“You Are Invited” – The Dismemberment Plan
(Words/music: The Dismemberment Plan, available on Emergency & I, DeSoto 1999 / Barsuk 2011)
Part 2 of 2: “No date, no place, no time, no RSVP”
I usually think about the contrasting sections in this song. Specifically, I think of the way the live band ambushes the programmed beat during the second chorus, only to recede back to the sequencer for the next verse. Recently, I started paying closer attention to the strange sounds that creep in during the end of the second verse. They happen right around the point the narrator goes to the party held by his “ex-thing,” and they’re mixed beneath the fast clicking that runs throughout the entire second beat. Maybe it’s from knowing that the full band waits ready to bust through the chorus, or maybe it’s from the type of tension I’d feel if I went to a party at my ex’s house, but these sounds made the rest of the verse feel nervous. This leads into the cathartic blast of guitar and drums in the verse, but also the relief in the narrative when Ex-Thing repeats the welcoming advice inscribed in the invitation.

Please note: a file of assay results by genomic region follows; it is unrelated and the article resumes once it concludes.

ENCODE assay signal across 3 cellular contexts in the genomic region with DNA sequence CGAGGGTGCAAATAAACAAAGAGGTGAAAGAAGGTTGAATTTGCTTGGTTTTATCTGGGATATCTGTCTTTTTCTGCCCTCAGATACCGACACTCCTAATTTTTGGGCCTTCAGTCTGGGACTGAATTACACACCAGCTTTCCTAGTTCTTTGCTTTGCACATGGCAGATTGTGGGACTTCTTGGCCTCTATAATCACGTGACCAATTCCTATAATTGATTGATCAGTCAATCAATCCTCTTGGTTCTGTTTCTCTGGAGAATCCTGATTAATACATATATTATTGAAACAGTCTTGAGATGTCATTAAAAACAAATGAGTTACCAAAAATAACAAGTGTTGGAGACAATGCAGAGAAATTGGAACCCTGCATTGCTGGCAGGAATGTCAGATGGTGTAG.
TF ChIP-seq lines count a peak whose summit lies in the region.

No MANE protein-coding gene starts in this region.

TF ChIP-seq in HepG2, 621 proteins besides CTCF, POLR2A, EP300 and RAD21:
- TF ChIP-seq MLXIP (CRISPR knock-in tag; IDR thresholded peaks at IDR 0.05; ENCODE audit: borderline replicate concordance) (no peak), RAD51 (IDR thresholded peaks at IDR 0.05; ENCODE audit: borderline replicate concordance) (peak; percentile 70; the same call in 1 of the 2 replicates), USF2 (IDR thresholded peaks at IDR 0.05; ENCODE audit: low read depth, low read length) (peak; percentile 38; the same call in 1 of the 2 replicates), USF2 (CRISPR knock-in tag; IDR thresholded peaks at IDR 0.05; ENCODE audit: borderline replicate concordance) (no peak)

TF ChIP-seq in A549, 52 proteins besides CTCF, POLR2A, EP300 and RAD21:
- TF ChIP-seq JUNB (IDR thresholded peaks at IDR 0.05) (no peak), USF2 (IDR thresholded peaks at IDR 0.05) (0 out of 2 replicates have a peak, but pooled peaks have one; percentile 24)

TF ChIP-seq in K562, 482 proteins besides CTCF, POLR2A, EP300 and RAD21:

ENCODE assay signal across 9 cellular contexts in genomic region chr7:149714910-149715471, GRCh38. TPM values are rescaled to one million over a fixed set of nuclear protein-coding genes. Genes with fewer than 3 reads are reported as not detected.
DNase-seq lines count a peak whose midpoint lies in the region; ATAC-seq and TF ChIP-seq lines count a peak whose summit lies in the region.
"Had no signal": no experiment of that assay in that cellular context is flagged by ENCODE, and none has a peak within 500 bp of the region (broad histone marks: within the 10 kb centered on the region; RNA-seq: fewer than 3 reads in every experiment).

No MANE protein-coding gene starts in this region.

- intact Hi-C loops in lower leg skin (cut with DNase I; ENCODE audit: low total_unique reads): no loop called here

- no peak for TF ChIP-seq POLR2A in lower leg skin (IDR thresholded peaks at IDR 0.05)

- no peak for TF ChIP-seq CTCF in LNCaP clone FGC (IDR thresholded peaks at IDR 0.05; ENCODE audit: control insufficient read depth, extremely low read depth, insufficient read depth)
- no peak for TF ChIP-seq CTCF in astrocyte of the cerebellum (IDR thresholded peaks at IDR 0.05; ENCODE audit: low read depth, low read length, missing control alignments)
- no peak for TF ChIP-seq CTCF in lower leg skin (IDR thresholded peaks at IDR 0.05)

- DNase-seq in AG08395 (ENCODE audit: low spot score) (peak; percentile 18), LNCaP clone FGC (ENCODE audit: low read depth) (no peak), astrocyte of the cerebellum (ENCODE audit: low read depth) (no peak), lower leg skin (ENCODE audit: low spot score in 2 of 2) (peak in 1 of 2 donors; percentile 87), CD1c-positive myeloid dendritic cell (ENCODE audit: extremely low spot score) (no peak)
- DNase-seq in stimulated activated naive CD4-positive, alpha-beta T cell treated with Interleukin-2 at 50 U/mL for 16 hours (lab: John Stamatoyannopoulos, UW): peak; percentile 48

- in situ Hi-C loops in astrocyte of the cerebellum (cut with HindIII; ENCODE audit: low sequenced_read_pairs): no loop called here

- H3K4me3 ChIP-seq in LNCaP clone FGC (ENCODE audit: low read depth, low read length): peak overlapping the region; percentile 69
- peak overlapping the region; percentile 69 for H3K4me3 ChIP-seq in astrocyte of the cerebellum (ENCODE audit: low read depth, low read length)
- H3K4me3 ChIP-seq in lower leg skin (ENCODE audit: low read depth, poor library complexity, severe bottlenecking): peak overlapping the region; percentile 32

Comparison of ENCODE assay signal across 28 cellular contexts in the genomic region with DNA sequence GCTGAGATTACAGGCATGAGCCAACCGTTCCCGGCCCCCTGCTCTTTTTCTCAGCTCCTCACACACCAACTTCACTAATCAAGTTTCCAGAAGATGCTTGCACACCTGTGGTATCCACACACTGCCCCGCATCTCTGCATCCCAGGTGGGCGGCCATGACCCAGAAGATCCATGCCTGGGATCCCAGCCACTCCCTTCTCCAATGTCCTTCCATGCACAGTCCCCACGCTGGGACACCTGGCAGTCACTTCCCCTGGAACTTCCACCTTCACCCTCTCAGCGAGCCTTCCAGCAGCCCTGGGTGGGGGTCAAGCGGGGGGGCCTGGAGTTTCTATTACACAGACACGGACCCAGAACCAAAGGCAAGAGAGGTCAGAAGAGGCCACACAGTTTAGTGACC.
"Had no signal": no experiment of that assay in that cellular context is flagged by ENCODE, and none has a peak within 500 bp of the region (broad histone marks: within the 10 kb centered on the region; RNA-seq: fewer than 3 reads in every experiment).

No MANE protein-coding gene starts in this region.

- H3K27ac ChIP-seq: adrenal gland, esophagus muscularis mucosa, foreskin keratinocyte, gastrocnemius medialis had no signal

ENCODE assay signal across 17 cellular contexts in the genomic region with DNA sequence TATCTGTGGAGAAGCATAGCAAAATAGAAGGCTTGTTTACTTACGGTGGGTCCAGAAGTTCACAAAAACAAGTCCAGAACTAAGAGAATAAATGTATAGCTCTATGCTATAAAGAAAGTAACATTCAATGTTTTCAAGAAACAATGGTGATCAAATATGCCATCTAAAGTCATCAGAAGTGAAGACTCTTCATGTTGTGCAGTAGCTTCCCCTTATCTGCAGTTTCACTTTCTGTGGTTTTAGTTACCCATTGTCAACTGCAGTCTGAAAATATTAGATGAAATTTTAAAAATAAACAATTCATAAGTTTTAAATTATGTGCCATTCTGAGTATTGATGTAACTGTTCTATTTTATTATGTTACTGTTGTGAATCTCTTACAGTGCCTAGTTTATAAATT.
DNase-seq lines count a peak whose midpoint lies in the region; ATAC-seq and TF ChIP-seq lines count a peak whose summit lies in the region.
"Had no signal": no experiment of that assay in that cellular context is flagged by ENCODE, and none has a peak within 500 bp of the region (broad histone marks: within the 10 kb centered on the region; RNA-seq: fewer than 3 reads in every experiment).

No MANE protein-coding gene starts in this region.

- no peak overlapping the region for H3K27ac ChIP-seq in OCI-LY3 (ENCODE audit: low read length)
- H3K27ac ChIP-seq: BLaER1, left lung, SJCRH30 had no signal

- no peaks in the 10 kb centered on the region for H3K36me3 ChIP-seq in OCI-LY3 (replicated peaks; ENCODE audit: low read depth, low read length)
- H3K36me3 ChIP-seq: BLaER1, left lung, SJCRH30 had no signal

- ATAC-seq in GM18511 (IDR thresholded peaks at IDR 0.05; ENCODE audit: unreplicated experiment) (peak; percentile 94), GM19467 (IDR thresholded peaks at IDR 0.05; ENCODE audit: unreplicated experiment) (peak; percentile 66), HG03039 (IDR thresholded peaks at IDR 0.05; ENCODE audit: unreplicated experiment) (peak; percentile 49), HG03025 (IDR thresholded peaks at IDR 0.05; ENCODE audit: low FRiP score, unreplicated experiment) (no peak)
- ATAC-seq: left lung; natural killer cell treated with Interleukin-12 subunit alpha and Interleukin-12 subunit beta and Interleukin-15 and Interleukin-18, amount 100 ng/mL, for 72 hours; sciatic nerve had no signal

It’s this combination of social awkwardness followed by an immediate, almost superhuman transformation that made me think of Scott Pilgrim, the comics (and movie) about a twenty-something slacker who simultaneously fights video game-style villains and the inner conflicts that plague people in their teens and early twenties. It started with this image of a party combined with an anime-like “power up” triggered by this music, but then the message of optimism and proactivity in the song’s invitation struck me as the kind of thing Scott Pilgrim needed to hear. If nothing else, it was the kind of thing I needed to hear, whether from another human being or even just a random piece of mail, when I went through the mix of heartbreak and uncertainty and parylyzing indecision that Scott Pilgrim encountered in the comics. It’s still nice to hear and even better, as the song’s narrator learns in the final verse, to pass on to those who need it more than you do.